July 2017: Wimbledon
Every summer, the oldest tennis tournament in the world is held in London. We’re referring of course to Wimbledon, which has been hosted by the All England Club since 1877. This year’s event runs from 3-16 July. In addition to the players, Wimbledon draws hundreds of thousands of spectators each year, and about 750 entries for ball boys and girls are narrowed down to about 250 through a rigorous training routine.
The sport of tennis has become quite high-tech in recent years. Tennis rackets were originally made of wood, but eventually designs came about with metal frames – first made of steel and then aluminium. The metal frames could handle more tension in the strings, allowing for a wider head. Today, most rackets are made of aluminium, fiberglass or a composite of graphite for their strong yet lightweight qualities. Aluminium rackets often contain other materials such as silicon, magnesium, copper, chromium or zinc. These alloys can make the rackets stronger, lighter or easier to use depending on how the various materials are combined.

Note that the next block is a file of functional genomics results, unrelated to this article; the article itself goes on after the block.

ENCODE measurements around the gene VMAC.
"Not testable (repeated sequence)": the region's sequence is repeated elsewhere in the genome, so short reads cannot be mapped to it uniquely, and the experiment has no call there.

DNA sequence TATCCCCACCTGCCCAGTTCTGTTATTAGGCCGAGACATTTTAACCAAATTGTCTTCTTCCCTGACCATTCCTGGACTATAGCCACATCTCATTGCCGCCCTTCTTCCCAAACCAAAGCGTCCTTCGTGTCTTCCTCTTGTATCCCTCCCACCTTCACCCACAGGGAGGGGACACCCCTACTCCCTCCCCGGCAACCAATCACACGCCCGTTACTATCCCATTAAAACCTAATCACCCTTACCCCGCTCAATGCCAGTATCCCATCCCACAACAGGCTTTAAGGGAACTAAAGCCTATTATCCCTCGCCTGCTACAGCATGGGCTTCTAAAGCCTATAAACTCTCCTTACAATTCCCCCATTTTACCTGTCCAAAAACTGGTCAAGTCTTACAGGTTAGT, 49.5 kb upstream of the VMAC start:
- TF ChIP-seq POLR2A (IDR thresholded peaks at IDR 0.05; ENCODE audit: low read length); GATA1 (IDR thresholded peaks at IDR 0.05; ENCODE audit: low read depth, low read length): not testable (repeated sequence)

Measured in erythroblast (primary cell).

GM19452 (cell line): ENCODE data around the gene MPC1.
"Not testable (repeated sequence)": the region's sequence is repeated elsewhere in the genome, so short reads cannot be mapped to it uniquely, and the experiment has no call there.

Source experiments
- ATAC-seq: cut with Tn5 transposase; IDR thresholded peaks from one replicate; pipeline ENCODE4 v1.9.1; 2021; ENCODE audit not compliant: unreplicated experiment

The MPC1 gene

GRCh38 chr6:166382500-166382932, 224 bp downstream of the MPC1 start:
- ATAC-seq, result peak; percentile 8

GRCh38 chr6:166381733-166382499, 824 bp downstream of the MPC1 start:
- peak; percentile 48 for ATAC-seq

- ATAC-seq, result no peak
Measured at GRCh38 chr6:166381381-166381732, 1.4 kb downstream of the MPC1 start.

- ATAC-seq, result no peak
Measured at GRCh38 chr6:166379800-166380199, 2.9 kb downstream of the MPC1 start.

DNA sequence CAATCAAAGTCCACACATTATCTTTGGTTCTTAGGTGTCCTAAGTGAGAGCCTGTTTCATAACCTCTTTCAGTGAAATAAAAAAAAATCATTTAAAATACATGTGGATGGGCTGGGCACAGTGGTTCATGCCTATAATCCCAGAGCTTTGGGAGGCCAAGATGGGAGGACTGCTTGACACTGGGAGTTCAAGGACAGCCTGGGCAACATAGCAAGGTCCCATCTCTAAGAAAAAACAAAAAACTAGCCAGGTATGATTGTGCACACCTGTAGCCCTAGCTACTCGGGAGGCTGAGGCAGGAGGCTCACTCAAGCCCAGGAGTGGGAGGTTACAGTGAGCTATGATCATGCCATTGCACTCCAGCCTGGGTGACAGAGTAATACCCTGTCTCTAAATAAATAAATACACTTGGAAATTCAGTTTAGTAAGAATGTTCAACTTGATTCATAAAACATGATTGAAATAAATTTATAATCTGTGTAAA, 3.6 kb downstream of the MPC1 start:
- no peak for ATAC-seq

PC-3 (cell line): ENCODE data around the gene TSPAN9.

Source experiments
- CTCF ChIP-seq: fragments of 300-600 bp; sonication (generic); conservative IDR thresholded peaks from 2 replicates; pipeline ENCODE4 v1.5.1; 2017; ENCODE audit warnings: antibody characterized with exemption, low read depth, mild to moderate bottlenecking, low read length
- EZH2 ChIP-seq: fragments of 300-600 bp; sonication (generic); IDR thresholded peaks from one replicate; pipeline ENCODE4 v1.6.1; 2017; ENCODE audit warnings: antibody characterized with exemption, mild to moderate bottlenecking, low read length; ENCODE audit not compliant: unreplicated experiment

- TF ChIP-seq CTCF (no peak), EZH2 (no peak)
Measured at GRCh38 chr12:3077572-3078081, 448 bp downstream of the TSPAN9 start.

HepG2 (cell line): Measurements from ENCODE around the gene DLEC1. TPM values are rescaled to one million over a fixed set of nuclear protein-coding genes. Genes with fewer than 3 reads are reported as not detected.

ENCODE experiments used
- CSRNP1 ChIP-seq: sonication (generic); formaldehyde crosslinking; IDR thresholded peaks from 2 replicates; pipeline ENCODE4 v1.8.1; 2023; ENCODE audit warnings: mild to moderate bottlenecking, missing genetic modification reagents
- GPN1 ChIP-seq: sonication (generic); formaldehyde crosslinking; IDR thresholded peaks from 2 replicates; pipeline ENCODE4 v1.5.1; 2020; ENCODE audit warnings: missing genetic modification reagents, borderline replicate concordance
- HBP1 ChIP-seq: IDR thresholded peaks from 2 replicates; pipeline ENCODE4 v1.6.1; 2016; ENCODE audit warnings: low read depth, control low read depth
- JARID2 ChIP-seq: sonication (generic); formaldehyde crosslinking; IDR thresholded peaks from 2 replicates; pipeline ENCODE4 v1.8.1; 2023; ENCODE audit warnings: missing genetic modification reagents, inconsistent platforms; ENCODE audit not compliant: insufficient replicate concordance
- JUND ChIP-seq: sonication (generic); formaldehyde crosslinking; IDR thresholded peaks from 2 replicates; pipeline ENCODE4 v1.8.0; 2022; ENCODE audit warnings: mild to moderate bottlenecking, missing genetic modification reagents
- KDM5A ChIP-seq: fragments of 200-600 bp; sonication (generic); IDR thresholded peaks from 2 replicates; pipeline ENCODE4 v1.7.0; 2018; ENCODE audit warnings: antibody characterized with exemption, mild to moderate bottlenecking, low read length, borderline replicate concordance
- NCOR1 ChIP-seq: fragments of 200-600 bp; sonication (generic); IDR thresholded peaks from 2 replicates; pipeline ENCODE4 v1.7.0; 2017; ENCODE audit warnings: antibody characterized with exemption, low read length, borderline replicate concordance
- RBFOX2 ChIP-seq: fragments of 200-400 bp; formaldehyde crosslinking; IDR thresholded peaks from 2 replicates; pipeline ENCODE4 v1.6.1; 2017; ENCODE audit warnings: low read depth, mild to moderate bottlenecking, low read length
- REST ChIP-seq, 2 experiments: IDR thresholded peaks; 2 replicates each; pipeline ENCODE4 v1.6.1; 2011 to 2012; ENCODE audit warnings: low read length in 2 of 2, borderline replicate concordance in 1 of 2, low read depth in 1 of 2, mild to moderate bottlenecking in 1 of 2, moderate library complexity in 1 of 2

While the manufacturing process of creating tennis rackets is fairly straightforward, an essential element of racket design takes place in a lab. The physics and mathematics of materials, design and how the ball interacts with the strings are highly complex. Computer-aided design (CAD) and computer-aided manufacturing (CAM) allow for extreme precision in this process. This makes tennis rackets a prime area for innovation and maximizing the effectiveness of raw materials.